Changes in the probability of achieving the performance goals from period to period will result in corresponding changes in compensation expense. The employment-based restricted shares currently outstanding vest one-third on each of the first three anniversaries of the date of grant, provided the participant is employed by the Company on such date.

The following table summarizes nonvested restricted shares/RSUs activity as of March 31, 2018 and for the three months then ended:

 

Nonvested Restricted Shares and RSUs

   Shares (000s)      Weighted
Average
Grant-Date
Fair Value
 

Nonvested at January 1, 2018

     1,109      $             28.50  

Granted

     -      $ -  

Vested

     (323    $ 25.78  

Forfeited or expired

     (41    $ 25.78  
  

 

 

    

Nonvested at March 31, 2018

     745      $ 29.83  
  

 

 

    

The following table summarizes information regarding restricted shares/RSUs granted and vested (in thousands, except per restricted share/RSU amounts):

 

     Three Months Ended March 31,  
     2018      2017  

Number of restricted shares/RSUs granted

     -        -  

Weighted average grant-date fair value per restricted share/RSU

   $ -      $ -  

Fair value of restricted shares/RSUs vested

   $             8,342      $             6,868  

As of March 31, 2018, there was $19.9 million of total unrecognized compensation cost, net of actual forfeitures, related to nonvested restricted shares/RSUs granted under the 2011 Plan. This cost is expected to be recognized over a weighted average period of 1.5 years.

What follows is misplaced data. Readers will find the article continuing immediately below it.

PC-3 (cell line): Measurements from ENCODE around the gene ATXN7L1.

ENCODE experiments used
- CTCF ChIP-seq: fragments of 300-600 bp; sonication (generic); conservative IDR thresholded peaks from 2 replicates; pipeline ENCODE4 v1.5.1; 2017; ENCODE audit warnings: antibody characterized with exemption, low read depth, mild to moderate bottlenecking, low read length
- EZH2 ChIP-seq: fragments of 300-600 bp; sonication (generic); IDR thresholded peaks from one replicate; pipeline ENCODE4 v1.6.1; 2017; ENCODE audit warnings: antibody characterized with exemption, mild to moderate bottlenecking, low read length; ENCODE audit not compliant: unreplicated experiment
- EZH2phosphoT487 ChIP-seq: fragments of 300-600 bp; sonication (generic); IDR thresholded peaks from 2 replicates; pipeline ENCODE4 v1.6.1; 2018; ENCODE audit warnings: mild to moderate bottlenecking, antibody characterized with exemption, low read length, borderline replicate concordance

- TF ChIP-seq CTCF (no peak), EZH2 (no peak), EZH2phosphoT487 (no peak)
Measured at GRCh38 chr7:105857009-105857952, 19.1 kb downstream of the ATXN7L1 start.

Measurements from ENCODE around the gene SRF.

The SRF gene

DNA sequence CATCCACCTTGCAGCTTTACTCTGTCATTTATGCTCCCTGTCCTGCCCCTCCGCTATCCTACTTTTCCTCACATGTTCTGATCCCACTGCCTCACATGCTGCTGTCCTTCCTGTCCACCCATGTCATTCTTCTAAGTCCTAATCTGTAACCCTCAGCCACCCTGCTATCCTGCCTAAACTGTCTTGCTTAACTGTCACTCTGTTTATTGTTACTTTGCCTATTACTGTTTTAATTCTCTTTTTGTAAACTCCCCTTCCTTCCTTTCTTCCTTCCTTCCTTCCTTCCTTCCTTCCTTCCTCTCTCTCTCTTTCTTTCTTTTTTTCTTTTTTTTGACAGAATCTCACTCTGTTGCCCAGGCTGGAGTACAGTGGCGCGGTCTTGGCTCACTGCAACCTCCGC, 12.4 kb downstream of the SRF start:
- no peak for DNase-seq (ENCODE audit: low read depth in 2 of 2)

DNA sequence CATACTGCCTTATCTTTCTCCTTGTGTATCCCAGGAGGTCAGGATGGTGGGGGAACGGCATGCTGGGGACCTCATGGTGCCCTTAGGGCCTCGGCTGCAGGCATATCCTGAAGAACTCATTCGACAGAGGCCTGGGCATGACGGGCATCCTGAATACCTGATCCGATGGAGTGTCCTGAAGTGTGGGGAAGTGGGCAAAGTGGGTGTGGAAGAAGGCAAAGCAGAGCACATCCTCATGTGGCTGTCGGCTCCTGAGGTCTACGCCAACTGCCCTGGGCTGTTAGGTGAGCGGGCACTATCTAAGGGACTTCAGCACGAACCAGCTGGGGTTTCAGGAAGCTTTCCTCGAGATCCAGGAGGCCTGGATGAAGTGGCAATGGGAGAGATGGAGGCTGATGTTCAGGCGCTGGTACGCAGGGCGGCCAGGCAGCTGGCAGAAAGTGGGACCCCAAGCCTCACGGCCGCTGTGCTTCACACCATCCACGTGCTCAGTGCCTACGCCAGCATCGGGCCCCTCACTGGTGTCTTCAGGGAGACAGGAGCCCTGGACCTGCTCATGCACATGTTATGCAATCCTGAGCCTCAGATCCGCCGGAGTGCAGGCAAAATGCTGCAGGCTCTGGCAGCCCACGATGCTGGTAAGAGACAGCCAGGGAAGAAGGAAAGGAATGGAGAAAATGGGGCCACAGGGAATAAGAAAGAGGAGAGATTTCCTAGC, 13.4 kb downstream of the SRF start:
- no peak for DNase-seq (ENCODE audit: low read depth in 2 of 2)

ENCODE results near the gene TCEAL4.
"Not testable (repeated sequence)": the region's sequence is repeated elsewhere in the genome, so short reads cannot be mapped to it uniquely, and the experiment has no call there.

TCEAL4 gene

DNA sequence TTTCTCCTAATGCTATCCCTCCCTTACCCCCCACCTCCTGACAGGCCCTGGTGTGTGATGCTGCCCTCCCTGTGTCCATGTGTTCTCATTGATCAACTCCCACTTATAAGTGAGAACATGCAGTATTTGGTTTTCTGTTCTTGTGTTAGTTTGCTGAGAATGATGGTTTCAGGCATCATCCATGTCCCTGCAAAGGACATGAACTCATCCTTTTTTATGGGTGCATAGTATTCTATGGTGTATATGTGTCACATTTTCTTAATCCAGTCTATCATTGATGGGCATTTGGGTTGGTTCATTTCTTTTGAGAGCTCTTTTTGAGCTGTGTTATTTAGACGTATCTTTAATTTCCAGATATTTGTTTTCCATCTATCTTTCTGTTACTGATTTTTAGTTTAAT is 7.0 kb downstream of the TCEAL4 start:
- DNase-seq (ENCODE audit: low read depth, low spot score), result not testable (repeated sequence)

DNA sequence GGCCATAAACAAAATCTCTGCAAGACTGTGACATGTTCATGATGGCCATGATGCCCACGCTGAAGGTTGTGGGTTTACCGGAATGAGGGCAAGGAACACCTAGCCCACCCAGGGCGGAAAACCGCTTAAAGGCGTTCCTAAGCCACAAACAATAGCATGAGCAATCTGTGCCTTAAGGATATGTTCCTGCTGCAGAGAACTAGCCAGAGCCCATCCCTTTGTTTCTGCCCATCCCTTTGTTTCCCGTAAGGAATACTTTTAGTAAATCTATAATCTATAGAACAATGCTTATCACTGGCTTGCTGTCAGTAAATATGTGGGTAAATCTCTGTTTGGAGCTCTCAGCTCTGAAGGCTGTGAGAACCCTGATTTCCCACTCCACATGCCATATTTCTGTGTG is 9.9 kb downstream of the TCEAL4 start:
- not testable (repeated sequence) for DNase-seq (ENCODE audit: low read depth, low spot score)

Non-Employee Director Fee Plan The Company’s 2004 Non-Employee Director Fee Plan (the “2004 Fee Plan”), as amended on May 17, 2012, provided that all new non-employee directors joining the Board would receive an initial grant of shares of common stock on the date the new director is elected or appointed, the number of which will be determined by dividing $60,000 by the closing price of the Company’s common stock on the trading day immediately preceding the date a new director is elected or appointed, rounded to the nearest whole number of shares. The initial grant of shares vested in twelve equal quarterly installments, one-twelfth on the date of grant and an additional one-twelfth on each successive third monthly anniversary of the date of grant. The award lapses with respect to all unvested shares in the event the non-employee director ceases to be a director of the Company, and any unvested shares are forfeited.